Performa, a Memphis-based developer, has tentatively agreed to build an entertainment district including restaurants and bars at the BJCC, even without a domed stadium or smaller 40,000-seat arena. The entertainment development would require no public financing, and Performa did not ask the council for permission. Nonetheless, the council voted unanimously to support Performa.
The vote comes after three weeks of confusion caused by another prospective developer, ForgeCo. That company proposed to build the whole complex, including a 70,000-seat domed stadium without any public money. However, ForgeCo refused to tell where it would get the money for the project and would not share its financies with the BJCC board. Ultimately, ForgeCo and its potential partners could not prove their proposal was legitimate.
Minutes before, the council refused a resolution that would have made Birmingham part of the Partnership for Inclusive Communities, an initiative of the National League of Cities. The resolution itself is a sanguine, feel-good political statement, supporting inclusiveness and condemning all kinds of bigotry and intolerance.
The NLC’s website lists the numerous other cities that have already passed the resolution, including Atlanta, Nashville, Charlotte and Raleigh. In addition, several cities in Alabama have already passed the resolution — Selma, Aliceville, Valley and Talladega.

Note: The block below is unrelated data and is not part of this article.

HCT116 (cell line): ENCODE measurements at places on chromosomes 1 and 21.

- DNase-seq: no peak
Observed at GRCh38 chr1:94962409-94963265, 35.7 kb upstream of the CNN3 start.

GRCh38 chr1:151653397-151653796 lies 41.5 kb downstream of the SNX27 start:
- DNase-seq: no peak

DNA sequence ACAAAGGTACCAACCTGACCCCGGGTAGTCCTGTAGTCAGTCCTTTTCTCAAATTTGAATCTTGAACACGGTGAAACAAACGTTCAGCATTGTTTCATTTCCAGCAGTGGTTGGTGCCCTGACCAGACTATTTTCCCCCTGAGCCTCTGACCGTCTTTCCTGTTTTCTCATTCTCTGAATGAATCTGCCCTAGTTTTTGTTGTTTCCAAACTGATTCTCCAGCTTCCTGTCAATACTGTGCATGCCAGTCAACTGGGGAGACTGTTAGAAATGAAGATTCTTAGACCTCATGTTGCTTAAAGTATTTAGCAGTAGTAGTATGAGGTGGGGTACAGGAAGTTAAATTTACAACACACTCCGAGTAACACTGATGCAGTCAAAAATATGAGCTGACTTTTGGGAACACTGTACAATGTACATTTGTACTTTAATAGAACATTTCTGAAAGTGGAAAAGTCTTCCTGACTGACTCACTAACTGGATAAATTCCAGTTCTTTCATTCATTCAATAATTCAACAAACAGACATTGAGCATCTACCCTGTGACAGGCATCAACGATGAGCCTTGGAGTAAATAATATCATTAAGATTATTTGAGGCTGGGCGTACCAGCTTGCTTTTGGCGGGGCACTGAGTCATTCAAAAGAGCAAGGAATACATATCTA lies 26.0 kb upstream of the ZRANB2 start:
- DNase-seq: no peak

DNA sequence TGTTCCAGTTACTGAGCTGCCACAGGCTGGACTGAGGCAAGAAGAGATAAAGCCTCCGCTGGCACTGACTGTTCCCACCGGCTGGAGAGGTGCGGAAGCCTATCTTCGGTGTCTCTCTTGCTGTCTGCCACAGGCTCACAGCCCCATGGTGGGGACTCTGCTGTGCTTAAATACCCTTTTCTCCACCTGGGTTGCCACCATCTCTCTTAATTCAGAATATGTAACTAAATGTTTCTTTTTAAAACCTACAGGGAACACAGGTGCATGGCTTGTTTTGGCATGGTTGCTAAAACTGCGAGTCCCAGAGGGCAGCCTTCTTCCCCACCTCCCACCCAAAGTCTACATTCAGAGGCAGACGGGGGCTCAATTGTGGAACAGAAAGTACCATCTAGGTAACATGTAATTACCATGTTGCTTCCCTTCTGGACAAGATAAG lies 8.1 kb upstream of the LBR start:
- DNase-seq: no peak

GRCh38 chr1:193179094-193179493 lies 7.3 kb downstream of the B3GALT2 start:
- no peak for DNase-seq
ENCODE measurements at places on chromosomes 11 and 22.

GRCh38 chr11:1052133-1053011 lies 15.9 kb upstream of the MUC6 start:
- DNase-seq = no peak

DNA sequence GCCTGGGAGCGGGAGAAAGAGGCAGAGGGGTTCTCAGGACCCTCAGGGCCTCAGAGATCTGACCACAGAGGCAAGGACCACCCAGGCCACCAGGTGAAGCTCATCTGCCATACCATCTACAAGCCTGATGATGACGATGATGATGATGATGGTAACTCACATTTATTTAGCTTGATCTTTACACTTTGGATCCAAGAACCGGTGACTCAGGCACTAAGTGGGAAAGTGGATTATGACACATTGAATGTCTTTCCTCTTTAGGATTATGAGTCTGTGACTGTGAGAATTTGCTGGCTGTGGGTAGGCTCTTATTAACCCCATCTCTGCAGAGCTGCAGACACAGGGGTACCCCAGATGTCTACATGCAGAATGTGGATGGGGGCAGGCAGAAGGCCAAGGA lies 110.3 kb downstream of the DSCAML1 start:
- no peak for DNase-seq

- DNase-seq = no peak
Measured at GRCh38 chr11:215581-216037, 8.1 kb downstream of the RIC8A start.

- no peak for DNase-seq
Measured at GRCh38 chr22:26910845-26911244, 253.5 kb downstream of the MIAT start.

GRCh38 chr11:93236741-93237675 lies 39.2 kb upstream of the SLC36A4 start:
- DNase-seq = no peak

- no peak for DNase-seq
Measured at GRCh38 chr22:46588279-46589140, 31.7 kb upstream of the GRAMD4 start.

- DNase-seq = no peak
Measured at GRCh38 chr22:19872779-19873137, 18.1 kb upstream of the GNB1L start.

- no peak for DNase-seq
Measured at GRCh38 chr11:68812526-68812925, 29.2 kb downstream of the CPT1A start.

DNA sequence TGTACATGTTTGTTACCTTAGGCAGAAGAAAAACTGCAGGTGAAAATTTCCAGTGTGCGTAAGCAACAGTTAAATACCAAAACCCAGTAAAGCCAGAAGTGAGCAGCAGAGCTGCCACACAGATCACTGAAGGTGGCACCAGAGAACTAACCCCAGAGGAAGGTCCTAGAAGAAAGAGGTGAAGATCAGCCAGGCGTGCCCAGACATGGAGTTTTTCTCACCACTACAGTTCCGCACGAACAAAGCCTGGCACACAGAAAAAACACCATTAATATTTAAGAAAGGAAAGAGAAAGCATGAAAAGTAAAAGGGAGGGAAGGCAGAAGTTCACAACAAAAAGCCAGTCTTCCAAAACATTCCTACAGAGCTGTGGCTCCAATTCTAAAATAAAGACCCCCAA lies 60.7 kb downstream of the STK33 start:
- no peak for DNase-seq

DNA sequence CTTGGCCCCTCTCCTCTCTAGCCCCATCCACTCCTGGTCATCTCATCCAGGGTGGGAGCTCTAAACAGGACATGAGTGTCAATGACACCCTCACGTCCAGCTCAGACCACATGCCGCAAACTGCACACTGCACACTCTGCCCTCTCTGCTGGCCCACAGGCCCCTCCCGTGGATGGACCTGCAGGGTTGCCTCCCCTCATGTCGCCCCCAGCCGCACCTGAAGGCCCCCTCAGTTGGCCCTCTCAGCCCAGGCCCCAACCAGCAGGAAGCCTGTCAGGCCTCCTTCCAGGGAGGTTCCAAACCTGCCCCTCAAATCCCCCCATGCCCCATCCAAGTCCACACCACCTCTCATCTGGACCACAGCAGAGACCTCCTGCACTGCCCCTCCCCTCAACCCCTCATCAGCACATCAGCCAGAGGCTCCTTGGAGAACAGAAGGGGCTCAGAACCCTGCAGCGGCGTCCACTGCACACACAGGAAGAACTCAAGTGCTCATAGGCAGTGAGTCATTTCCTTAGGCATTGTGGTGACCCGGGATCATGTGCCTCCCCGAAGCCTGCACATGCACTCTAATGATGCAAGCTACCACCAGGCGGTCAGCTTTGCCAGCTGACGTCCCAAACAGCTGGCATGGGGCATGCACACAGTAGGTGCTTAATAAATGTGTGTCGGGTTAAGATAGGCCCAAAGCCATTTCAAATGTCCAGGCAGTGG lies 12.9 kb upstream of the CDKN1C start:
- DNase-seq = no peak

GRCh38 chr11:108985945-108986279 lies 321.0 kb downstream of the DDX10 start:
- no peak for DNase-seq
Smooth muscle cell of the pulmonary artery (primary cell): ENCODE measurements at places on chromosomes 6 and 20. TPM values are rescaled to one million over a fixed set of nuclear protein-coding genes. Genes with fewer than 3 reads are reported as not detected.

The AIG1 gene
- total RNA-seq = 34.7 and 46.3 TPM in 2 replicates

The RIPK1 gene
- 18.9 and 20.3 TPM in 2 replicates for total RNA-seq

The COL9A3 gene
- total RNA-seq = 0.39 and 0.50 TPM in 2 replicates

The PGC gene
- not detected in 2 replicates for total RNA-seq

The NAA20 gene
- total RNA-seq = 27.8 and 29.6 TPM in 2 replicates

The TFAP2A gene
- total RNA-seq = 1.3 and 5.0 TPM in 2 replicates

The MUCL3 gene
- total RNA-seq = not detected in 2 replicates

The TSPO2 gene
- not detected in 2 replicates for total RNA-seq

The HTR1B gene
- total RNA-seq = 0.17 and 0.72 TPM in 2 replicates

Immediately the councilors seemed to hang up on one issue in the resolution — discrimination based on sexual orientation.
“Call it what it is. Say what you want to say,” Councilor Miriam Witherspoon said. “Don’t confuse it by putting in other aspects of bigotry, racism and injusticism, because what I’m hearing now is that it is all about one sexual orientation.”
In case you were wondering, “injusticism” is not a real word.
Councilor Steven Hoyt said he would not support the resolution because it was redundant compared to the Birmingham Pledge. Speaking to the issue before the council, State. Rep. Patricia Todd pointed out that the Birmingham Pledge addresses racism only, whereas this resolution was much broader.
Councilor Joel Montgomery said he didn't understand what the resolution meant. Abbott reminded him that the resolution had been included in his weekly council packet for the last two weeks.
Montgomery, Roderick Royal and Witherspoon snickered, guffawed and rolled their eyes throughout the debate.
The council rejected the resolution by a vote of three-to-four. Councilors Abbott, Carol Brown-Duncan (the councilor formerly known as Reynolds) and Carole Smitherman supported the resolution. Councilors Joel Montgomery, Royal, Witherspoon and Hoyt voted against it. Councilor Maxine Parker abstained and Councilor William Bell was absent.